Final word on this one: unlike many other reprints on these kinds of lists, there’s actually some real-world precedent for Opt‘s reprinting! Back in May, Sam Stoddard tweeted about testing the card for Origins, but found it too strong with Jeskai Ascendancy in Standard. Perhaps we will see Opt in a post-Ascendancy Standard (or maybe a Modern feeder set that bypasses Standard, but that’s a beast for another time).

4. Astral Slide

Our last reprint suggestion is a huge fan-favorite, and personal favorite, from the good old days of Magic. Not the Hypnotic Specter/Dark Ritual good old days, or the Astral SlideCadaverous Bloom/Prosperity good old days. I’m talking about the early 2000s days when Astral Slide and Lightning Rift showed the world that cycling was a viable build-around mechanic outside of silly Fluctuator shenanigans. A Slide reprint serves a few functions in Modern. For one, it’s the rare card that enables a totally new strategy without touching any existing top-tier decks. Many build-around cards like Slide don’t have what it takes to succeed in a high-powered format like Modern (and maybe Slide doesn’t either!), but if anything can make it it’s the interactive and highly relevant Astral Slide effect. Removal is perhaps the most important interaction point in Modern and Slide gives a virtually unconditional and repeatable source for it. Abrupt Decay presents Slide with similar problems to those it gives Psychatog, but this doesn’t diminish Slide’s play against most of Modern’s best decks: Twin, Grixis Control, Jund/Abzan, etc. I’d struggle with running Slide in Burn/Affinity-heavy metagames (we don’t have Renewed Faith to shore up the matchups), but you could still get a lot of mileage from flickering cards like Wall of Omens and Lone Missionary.

A second reason to add Slide to Modern is improving white, even if a very specific and perhaps limited way. I love the idea of playing Ghostly Prison alongside Astral Slide in a some kind of WR, UW, or UWR-style deck. I also like the synergy between Slide and some of the better cycling cards in Modern. Angelsong is an all-star here, wrecking Affinity, Twin, and Infect on its own and cycling to fuel a Slide trigger. I also like Bant Sojourners as an instant-speed uncounterable flicker and 1/1 token generator. Slide would definitely want some cycling lands to support it, at which point I’m dying to power-up the whole engine with Life from the Loam. All of this is to say that a Slide reprint opens up a lot of space for white in Modern without putting too much pressure on existing decks, making it an ideal reprint in some future, cycling-themed set.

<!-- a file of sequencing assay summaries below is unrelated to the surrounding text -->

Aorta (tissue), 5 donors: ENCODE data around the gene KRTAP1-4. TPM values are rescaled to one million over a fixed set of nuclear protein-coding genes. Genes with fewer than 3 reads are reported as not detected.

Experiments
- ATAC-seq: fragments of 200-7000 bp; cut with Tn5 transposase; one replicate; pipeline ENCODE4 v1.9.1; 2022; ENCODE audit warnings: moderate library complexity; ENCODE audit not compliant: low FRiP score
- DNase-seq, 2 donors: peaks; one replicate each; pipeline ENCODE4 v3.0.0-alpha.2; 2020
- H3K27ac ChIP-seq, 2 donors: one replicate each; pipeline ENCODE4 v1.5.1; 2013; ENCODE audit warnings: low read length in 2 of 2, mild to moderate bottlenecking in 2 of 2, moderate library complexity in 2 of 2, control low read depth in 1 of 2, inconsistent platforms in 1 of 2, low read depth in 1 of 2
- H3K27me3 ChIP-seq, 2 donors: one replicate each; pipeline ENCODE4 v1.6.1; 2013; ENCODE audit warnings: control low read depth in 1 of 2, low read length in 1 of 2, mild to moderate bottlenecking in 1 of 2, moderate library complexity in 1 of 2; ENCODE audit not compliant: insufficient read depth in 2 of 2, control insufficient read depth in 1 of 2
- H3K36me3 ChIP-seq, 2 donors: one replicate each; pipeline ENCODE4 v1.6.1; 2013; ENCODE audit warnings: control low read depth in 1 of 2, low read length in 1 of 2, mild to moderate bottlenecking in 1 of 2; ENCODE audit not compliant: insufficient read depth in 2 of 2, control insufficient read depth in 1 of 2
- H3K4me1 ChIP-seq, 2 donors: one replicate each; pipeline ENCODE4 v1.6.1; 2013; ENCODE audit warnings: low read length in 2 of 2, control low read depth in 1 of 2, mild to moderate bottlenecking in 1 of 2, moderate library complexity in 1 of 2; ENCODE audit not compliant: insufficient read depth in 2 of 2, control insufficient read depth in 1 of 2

Testing Controversial Reprints

You can bet on seeing more reprint articles in the future, including one with some concrete test results Counterspellaround one of the most controversial reprints of them all: Counterspell. This is the kind of potentially high-impact reprint we can’t just talk about in a vacuum. We need to test the card and see how it performs in a few different contexts. For now, the plan is to test Counterspell in UR Twin and some combination of Scapeshift, Grixis Control, and/or Temur/Grixis Delver. I’m definitely testing the Jund vs. UR Twin matchup because that’s such an iconic one in Modern and we need to see how Counterspell affects it. We would be worried if the roughly 50-50 matchup tipped 60-40 in favor of Twin due to Counterspell. Or maybe it doesn’t tip at all. Test results will show and we’ll revisit this topic in the near future.

What reprints did I miss for Modern? I realize red didn’t get a lot of love in either article: are there any red cards you really want to see in Modern (don’t you dare suggest Price of Progress)? What about colorless cards or artifacts (I almost wrote about Crawlspace today but decided to go towards other cards instead)? Let me know in the comments.

We’ll be back next week with some test results and, hopefully, some early Battle For Zendikar spoilers out of PAX Prime. Join me tomorrow for a breakdown of the SCG Open results.

 

Editor’s note: Containment Priest doesn’t interact with Living End as favorably as the article suggested, and this deck has been removed from the list of matchups where she is relevant. It has been replaced with two other relevant matchups.

Sheridan is the former Editor in Chief of Modern Nexus and a current Staff Author. He comes from a background in social science data analysis, database administration, and academia. He has been playing Magic since 1998 and Modern since 2011.

24 thoughts on “Four (More) Cards Wizards Should Reprint for Modern

  1. I am happy to hear you’re going to test counterspell; I just want to point out that I think it is incorrect to only test it in the shells you listed–I think it’s important to also consider the implications it has for the existence of a strict UW draw-go style deck, and UWx draw-go in general. Unless you take it as a given that these decks benefit from the reprint more than the decks you’re testing, and the question is only whether it pushes the listed decks TOO hard entirely.